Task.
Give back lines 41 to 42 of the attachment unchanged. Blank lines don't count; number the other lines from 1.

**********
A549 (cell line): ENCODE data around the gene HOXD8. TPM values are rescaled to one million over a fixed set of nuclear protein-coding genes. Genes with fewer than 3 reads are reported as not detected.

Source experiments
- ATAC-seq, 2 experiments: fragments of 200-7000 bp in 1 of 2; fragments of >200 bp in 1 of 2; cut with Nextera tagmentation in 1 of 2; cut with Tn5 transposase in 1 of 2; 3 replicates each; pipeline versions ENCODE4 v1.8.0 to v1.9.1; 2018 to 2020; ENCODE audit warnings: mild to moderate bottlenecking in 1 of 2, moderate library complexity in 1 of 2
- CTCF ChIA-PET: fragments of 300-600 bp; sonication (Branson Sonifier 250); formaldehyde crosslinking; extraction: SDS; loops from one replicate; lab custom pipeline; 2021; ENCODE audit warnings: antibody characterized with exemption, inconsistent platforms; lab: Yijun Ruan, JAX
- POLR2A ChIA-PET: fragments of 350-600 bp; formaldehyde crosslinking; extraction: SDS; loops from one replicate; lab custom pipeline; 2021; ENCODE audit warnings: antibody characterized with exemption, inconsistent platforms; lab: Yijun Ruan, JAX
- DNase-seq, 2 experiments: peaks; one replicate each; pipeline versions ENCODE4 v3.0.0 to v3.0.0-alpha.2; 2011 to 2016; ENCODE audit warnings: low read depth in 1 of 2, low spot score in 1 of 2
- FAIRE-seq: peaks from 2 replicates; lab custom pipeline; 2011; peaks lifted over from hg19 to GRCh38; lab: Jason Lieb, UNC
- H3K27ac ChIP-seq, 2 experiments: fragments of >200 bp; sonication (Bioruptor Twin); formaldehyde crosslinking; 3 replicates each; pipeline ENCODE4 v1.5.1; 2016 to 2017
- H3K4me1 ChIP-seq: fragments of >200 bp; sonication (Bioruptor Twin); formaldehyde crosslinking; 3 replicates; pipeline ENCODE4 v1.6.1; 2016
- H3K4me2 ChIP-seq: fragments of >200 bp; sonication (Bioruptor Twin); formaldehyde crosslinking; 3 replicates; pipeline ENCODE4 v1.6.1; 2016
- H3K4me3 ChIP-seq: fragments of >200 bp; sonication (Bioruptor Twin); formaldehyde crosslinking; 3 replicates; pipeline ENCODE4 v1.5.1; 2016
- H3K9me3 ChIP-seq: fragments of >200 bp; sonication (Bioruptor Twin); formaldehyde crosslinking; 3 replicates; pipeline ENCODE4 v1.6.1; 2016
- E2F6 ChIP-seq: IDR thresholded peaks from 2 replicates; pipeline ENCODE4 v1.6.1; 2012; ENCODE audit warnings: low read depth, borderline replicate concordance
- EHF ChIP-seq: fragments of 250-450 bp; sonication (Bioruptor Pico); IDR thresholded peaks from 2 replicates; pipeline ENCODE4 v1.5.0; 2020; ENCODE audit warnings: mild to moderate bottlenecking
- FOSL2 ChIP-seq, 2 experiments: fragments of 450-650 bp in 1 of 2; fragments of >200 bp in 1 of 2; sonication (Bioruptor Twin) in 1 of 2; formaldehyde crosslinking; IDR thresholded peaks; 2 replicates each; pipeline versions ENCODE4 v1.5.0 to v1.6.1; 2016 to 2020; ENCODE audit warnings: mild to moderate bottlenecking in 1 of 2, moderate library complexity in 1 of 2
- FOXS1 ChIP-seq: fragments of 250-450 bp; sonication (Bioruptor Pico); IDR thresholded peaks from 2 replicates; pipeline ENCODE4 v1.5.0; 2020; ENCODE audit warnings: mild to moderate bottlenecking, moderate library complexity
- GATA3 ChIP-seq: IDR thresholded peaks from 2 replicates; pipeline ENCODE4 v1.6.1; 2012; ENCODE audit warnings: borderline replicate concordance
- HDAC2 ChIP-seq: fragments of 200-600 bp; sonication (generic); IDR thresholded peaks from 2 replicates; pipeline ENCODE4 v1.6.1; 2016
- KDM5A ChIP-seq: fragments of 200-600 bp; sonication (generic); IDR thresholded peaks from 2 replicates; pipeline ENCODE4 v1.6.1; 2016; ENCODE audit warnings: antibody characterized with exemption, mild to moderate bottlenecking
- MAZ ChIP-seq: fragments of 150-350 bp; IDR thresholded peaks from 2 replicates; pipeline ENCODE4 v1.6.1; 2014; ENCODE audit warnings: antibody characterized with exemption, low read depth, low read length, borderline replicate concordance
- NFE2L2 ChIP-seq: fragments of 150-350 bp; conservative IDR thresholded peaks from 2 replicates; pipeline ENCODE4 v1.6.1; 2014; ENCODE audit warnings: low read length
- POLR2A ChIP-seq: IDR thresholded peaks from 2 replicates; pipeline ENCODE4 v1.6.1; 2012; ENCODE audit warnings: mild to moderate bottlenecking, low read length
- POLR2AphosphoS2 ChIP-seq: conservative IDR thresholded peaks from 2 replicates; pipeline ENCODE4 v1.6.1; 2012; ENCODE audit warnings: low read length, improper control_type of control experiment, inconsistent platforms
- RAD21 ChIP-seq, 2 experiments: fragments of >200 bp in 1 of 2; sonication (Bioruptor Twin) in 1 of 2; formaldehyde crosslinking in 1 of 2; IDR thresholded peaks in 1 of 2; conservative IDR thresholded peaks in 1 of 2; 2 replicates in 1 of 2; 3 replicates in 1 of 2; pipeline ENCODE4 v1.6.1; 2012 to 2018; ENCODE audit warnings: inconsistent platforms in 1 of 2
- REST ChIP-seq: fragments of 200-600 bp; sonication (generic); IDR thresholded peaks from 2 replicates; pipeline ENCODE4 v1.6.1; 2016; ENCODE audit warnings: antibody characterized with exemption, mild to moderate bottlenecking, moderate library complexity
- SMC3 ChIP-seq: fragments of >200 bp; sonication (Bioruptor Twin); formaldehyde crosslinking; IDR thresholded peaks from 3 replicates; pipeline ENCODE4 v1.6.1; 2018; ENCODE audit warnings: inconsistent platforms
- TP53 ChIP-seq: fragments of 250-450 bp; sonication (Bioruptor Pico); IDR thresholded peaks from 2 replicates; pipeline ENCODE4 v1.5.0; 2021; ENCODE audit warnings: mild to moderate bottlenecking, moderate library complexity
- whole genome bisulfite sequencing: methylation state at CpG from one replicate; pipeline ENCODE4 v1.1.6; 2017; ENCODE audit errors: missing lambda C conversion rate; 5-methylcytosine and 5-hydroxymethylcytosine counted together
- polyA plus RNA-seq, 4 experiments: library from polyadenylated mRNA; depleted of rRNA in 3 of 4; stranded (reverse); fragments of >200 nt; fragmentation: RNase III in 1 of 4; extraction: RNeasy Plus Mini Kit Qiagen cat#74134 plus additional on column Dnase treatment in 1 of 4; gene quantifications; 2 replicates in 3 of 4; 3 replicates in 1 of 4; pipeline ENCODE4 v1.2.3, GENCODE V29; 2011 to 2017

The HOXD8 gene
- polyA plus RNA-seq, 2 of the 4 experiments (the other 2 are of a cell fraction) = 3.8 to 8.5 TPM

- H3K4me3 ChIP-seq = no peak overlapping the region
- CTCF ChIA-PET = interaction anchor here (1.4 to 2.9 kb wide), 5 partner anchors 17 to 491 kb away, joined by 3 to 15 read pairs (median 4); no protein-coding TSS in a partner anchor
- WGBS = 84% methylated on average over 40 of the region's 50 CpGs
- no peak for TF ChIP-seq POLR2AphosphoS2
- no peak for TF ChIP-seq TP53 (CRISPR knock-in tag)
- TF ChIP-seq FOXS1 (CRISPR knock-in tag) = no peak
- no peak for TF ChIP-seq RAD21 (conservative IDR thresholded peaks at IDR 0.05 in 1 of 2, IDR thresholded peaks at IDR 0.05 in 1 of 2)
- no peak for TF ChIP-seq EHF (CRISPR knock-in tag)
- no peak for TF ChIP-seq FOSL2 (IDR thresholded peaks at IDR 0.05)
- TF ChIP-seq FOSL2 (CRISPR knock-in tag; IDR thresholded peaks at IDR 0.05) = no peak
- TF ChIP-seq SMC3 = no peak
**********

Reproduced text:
- TF ChIP-seq FOSL2 (CRISPR knock-in tag; IDR thresholded peaks at IDR 0.05) = no peak
- TF ChIP-seq SMC3 = no peak